James and John seem to be having a similar reaction to the Samaritans. These people were offered the Truth. They rejected the Truth.  So let’s “nuke ‘em.” But Jesus takes a different view. Though the Samaritan villagers reject him, he will not reject them. Judgement belongs to God and, as the prophet Jonah had to learn, judgment, justice and righteousness often look quite a bit different from God’s perspective than from our own limited understanding. Faith and salvation are not inseparably linked to discipleship. When Jesus encountered a gentile Roman soldier who likely knew nothing about Israel’s God and turned to Jesus looking only for compassion on his servant, Jesus marveled at this pagan’s faith. When Jesus was informed that a man not among his disciples was performing exorcisms in his name, he would not allow his disciples to hinder him. “Whoever is not against us is for us,” says Jesus. Mark 9:40. All whose lives and work bear witness to the ways of God’s gentle reign are allies of Jesus-whether they recognize it, understand it, acknowledge it or not.

It is helpful to remember that disciples are called to be witnesses to the truth. It is not the role of a witness to persuade. That belongs to the advocates. It is not for the witness to decide the case. That is for the judge. As witnesses, “we cannot but speak of what we have seen and heard.” Acts 4:20. The rest belongs to God.

Furthermore, what we have heard and seen, wonderful as it surely is, does not constitute the entirety of what can be said of God’s saving work. As Jesus reminded us two weeks ago, we do not yet have “all” the truth. John 16:13. Indeed, it is presumptuous for us to imagine that we can ever “have’ the Truth. But Jesus assures us that the Truth has a hold on us. We need to be led each day ever deeper into that Truth which is God. It should not surprise us that, as we grow ever deeper in our understanding of God’s Triune life, we discover more evidence of God’s working in the lives of God’s people, especially those whose understandings differ from our own. We can marvel and wonder, but never doubt that God is at work in every corner of the universe reconciling creation, filling its cracks and healing its fractures with the love which the Father has for the Son from eternity. It is not for us to short circuit that long and loving process by forcefully converting, dismissing or purging people who, from our limited perspective, seem not to fit.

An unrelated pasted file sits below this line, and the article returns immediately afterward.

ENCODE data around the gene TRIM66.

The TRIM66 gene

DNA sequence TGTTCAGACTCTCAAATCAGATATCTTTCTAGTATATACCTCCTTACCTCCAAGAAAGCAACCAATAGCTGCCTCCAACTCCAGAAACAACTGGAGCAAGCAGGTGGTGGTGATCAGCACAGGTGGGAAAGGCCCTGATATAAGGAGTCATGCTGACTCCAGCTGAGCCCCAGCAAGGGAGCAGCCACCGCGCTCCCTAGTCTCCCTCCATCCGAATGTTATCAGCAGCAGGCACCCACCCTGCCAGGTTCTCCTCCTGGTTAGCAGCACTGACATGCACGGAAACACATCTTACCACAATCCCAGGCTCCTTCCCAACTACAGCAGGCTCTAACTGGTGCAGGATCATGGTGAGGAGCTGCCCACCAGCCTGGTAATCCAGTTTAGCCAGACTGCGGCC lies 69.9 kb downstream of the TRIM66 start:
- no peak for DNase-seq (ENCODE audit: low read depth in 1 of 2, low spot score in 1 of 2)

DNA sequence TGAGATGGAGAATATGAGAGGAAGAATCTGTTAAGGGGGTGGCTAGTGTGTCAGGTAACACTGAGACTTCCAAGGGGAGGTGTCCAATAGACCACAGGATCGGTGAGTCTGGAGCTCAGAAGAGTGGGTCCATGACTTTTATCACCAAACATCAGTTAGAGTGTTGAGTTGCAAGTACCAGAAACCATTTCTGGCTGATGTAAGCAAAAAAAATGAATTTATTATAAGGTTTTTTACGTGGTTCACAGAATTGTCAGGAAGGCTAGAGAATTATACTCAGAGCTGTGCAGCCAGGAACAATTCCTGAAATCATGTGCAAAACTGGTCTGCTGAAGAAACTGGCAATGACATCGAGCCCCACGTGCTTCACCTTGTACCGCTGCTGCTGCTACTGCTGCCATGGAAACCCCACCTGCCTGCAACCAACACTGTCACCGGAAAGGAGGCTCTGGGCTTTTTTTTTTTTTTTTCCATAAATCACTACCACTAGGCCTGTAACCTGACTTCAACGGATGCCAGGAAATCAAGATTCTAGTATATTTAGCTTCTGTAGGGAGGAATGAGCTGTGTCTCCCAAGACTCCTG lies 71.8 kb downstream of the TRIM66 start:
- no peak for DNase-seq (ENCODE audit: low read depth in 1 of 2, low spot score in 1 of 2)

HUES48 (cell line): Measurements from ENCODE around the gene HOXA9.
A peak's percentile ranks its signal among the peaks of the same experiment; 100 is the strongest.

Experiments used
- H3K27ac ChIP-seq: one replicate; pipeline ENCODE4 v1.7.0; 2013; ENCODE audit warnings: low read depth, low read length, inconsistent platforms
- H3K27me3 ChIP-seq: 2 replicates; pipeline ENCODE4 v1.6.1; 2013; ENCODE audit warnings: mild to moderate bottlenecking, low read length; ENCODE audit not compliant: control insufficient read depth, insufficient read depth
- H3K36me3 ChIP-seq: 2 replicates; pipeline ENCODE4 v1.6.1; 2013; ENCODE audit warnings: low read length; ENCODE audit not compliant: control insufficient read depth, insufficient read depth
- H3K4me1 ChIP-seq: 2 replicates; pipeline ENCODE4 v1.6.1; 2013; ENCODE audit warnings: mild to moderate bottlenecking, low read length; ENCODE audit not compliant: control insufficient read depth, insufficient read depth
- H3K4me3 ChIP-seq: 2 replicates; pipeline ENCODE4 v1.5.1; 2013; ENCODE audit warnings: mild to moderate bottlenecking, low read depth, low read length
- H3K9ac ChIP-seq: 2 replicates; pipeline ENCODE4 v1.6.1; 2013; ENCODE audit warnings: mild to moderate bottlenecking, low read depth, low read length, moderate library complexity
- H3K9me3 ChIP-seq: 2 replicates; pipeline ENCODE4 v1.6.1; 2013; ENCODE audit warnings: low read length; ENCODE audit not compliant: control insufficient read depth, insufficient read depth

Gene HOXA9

Here is a poem by the Muslim poet, Mahmoud Darwish, reflecting on his sojourn in the City of Jerusalem, holy to Jews, Christians and his own faith tradition. Listen for the mixture of Jewish, Christian and Islamic images over against the harsh reality of occupation. Can you hear the sound of God’s reign struggling to be born?

In Jerusalem

In Jerusalem, and I mean within the ancient walls,
I walk from one epoch to another without a memory
to guide me. The prophets over there are sharing
the history of the holy … ascending to heaven
and returning less discouraged and melancholy, because love
and peace are holy and are coming to town.
I was walking down a slope and thinking to myself: How
do the narrators disagree over what light said about a stone?
Is it from a dimly lit stone that wars flare up?
I walk in my sleep. I stare in my sleep. I see
no one behind me. I see no one ahead of me.
All this light is for me. I walk. I become lighter. I fly
then I become another. Transfigured. Words
sprout like grass from Isaiah’s messenger
mouth: “If you don’t believe you won’t be safe.”
I walk as if I were another. And my wound a white
biblical rose. And my hands like two doves
on the cross hovering and carrying the earth.
I don’t walk, I fly, I become another,
transfigured. No place and no time. So who am I?
I am no I in ascension’s presence. But I
think to myself: Alone, the prophet Muhammad
spoke classical Arabic. “And then what?”
Then what? A woman soldier shouted:
Is that you again? Didn’t I kill you?
I said: You killed me … and I forgot, like you, to die.

Source: The Butterfly’s Burden. (c. 2008 by Mahmoud Darwish, translated into English by Fady Joudah and pub. by Copper Canyon Press). Mahmoud Darwish (1942-2008) was a Palestinian poet and author. He was born in al-Birwa, Galilee, a village that was occupied and later destroyed by the Israeli army. Darwish lived for many years in exile in Beirut and Paris. He is the author of over thirty books of poetry and eight books of prose. He won numerous awards for his works. Darwish used Palestine as a metaphor for the biblical themes of losing Eden, of birth and of resurrection. He sees in the suffering of his people the biblical anguish of dispossession and exile. Darwish also served as an editor for several literary magazines in Israel. You can read more about Mahmoud Darwish and sample more of his poetry at the Poetry Foundation website.